Apple opens iPhone tap-to-pay to third parties in EU


Hold Near Reader payment sheet for third-party NFC tap-to-pay implementation on iPhone in the EU.
Soon, third-party developers can offer tap-to-pay options utilizing the iPhone's NFC chip ... but only in the European Union.
Image: Cult of Mac

To comply with EU mandates, Apple will open the iPhone’s NFC payment chip to third parties, the company said Thursday. Starting in March, users in the European Economic Area will be able to utilize tap-to-pay services other than Apple Pay when making purchases.

The new payment option, part of sweeping changes forced on the iPhone and iOS by the EU’s Digital Markets Act, could cut into Apple’s services revenue. And the company warns that it could put users at risk.

iPhone opening to third-party NFC payments in EU

Introduced in 2014, the Apple Pay mobile payment service essentially turns the iPhone into a debit or credit card. After users add their bank cards, making purchases becomes as easy as tapping the iPhone on an NFC terminal or another Apple device.

Faster and more secure than swiping a credit card, Apple Pay offers users serious advantages in the convenience department. It also earns Apple a cut of transactions, boosting the company’s growing services division. By 2022, Apple Pay worked in approximately 60 countries. It reportedly handled more than $6 billion worth of transactions per year, making it bigger than MasterCard. And the list of countries where Apple Pay operates continues to grow.

Up until now, Apple Pay was the exclusive tap-to-pay option for iPhone owners. But once iOS 17.4 arrives in March, third-party app developers can create their own Apple Pay alternatives for EU users. That means, for instance, European iPhone owners might use PayPal or some other service at a tap-to-pay terminal the next time they go to a grocery store or restaurant.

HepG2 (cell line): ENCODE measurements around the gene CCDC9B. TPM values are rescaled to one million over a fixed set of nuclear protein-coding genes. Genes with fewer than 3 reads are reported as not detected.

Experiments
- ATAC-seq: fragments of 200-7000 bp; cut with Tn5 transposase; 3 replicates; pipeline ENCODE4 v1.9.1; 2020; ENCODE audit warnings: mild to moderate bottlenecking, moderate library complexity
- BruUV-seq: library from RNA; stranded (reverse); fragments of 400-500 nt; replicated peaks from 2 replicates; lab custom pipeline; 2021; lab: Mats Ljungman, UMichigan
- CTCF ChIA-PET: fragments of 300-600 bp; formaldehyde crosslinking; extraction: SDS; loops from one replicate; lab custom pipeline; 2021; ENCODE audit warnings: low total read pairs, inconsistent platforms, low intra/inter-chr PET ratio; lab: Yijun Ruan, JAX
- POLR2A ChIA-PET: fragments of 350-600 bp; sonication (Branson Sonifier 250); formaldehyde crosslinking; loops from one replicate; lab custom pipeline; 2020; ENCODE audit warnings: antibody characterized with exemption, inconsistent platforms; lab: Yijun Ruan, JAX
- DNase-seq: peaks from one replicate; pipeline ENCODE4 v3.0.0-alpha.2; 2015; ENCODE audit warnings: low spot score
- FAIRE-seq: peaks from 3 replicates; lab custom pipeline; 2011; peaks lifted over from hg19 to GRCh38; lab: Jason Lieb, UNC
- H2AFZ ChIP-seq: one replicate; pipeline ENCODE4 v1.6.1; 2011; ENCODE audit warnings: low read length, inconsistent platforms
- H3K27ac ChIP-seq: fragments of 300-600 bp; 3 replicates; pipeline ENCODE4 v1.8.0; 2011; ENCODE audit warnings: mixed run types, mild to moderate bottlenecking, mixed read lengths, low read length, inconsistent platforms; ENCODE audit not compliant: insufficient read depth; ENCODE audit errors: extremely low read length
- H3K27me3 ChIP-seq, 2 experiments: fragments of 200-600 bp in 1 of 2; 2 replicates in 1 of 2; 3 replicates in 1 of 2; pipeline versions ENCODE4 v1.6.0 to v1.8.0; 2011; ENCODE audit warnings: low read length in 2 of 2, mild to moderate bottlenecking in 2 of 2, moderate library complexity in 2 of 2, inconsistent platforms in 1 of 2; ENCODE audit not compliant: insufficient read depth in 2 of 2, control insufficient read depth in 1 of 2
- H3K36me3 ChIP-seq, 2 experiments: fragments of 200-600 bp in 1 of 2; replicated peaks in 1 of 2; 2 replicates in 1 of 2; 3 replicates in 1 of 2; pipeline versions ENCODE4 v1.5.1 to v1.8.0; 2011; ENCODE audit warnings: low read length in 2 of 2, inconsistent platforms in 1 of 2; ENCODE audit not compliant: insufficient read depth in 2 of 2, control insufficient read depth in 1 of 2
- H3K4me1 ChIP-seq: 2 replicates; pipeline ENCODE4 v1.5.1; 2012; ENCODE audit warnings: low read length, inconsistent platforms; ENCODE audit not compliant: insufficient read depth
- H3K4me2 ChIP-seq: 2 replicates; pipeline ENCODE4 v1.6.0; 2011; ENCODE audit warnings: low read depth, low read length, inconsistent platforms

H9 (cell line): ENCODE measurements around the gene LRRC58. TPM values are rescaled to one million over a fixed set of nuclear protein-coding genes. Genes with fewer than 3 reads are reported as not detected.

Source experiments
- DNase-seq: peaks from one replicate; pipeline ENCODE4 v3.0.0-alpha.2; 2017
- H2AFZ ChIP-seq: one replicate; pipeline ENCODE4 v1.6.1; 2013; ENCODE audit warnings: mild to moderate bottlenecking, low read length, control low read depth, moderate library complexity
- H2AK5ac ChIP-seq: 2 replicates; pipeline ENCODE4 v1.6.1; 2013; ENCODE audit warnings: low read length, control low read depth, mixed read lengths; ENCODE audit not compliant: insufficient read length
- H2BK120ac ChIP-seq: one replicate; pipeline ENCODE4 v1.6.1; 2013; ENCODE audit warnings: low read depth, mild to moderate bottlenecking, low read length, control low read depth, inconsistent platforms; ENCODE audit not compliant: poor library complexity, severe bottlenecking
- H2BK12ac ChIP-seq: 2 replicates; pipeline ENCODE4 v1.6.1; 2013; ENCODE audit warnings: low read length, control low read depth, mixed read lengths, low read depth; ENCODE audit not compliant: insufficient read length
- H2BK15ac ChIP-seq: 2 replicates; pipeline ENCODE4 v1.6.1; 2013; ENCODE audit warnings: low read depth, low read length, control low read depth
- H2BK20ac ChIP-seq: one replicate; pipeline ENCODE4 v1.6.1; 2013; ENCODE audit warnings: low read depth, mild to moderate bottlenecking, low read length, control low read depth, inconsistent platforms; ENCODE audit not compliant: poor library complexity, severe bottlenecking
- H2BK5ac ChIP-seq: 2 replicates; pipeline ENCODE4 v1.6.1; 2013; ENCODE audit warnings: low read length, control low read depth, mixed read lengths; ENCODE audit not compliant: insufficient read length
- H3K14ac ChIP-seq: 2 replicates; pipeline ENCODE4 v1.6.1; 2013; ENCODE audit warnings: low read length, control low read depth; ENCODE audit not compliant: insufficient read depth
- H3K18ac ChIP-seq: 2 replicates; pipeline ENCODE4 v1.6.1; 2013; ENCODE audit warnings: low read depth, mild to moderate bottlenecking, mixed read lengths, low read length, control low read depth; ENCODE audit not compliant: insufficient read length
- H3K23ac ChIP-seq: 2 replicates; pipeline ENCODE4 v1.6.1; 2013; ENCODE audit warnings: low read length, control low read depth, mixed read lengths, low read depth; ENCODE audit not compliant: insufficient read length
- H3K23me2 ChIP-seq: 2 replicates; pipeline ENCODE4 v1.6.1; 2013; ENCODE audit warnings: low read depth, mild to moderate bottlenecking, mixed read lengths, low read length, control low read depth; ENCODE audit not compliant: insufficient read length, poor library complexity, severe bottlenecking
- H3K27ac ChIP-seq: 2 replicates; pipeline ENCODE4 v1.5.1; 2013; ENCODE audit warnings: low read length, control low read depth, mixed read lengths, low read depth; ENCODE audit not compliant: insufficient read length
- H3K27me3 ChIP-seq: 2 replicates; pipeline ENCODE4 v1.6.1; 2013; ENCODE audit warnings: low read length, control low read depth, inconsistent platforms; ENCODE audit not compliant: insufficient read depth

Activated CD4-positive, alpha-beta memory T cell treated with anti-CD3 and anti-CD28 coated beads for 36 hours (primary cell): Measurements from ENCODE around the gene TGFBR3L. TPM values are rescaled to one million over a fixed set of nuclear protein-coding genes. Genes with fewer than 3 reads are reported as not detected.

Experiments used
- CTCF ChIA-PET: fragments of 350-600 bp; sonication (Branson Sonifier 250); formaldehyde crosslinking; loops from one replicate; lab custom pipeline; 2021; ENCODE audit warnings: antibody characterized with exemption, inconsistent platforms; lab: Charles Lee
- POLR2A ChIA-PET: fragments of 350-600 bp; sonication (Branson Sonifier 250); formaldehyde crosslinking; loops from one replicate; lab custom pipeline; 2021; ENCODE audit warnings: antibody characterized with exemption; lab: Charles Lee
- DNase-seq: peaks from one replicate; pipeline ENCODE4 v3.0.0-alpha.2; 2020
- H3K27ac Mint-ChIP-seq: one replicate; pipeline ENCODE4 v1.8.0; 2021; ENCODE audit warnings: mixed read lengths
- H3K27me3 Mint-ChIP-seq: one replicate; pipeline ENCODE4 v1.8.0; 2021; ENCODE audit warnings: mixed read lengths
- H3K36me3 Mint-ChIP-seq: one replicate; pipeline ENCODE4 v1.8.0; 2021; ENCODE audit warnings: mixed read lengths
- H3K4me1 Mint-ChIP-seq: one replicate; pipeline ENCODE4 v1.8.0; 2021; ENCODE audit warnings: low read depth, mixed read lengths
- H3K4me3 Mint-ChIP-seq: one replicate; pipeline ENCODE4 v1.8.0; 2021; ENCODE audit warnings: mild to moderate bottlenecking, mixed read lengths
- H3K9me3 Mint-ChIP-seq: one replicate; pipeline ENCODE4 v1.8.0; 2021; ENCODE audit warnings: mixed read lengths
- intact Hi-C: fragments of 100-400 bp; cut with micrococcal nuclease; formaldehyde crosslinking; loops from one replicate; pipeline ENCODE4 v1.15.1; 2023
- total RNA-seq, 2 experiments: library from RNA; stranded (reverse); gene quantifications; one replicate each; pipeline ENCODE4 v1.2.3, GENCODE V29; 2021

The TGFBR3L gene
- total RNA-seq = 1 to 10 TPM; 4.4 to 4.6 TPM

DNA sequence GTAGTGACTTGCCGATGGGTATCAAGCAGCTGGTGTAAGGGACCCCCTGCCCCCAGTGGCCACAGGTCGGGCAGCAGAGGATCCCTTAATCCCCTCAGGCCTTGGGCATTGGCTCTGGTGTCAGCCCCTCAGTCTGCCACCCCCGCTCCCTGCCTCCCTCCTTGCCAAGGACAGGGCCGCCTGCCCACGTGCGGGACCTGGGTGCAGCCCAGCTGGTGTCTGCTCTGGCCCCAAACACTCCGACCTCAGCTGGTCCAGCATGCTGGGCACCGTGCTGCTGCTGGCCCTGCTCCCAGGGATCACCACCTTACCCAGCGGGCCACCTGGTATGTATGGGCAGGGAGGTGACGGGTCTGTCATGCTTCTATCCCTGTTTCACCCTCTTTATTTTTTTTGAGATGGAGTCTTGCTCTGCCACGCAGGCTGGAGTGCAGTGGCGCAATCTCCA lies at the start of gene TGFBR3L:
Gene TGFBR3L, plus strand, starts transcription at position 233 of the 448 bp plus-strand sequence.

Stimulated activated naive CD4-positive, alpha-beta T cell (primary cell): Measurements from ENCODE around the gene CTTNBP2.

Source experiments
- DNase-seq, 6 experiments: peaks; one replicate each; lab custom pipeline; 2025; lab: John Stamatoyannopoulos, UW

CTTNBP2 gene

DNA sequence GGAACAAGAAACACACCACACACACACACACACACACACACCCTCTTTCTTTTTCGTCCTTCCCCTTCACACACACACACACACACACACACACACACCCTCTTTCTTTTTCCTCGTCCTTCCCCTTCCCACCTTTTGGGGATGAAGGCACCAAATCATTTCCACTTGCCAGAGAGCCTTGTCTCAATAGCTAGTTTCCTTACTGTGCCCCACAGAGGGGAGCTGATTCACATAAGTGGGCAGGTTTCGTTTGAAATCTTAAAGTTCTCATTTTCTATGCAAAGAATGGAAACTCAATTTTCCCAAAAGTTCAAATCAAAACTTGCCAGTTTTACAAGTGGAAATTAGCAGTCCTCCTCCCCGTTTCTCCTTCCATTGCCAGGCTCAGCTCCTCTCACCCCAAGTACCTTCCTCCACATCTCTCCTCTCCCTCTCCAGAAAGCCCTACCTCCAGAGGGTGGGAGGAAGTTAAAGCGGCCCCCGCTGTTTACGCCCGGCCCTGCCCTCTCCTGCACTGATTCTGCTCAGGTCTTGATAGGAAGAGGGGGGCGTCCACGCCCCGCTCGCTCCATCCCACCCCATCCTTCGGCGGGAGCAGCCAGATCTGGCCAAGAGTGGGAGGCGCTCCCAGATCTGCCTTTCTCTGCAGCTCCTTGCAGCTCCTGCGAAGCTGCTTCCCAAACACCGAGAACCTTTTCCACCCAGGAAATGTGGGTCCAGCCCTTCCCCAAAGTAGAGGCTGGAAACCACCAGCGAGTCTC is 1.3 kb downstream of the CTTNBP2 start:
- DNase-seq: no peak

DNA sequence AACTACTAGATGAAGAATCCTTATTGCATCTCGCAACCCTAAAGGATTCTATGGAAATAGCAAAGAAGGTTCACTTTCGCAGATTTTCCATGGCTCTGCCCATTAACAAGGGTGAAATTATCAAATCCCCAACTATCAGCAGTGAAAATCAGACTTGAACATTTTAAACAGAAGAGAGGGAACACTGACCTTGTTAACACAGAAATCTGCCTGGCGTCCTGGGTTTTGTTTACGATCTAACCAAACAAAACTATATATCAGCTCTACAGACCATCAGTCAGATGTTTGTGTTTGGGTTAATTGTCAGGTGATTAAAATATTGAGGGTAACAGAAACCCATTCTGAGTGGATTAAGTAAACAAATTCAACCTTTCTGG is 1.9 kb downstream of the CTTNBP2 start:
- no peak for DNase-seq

Host card emulation is the workaround in iOS 17.4

“iOS 17.4 introduces new APIs for developers to support contactless payment transactions from within their banking or wallet apps using host card emulation (HCE),” says Apple’s developer support document. “Users based in the European Economic Area (EEA) with an iPhone running iOS 17.4 or later can initiate in-person payment transactions from a banking or wallet app at compatible NFC terminals or mobile devices that accept contactless payments.”

Apple recently signaled its willingness to open the iPhone tap-to-pay capability in the European Union. The move follows years of investigation by EU antitrust regulators. Since Apple faces similar scrutiny from U.S. regulators, the framework laid out Thursday could be a sign of things to come in the United States.

“We have offered commitments to provide third-party developers in the European Economic Area with an option that will enable their users to make NFC contactless payments from within their iOS apps, separate from Apple Pay and Apple Wallet,” the company told Reuters earlier this week.

Not as safe as Apple Pay?

As with all the EU-mandated changes, Apple plays up the fact that third-party solutions might not be as safe as Apple Pay.

“HCE apps, which are software-based solutions, can be more susceptible to attack vectors whereby payment transaction tokens and other sensitive financial data may be compromised, including through exposure to untrusted and potentially malicious entities,” says Apple’s support document.


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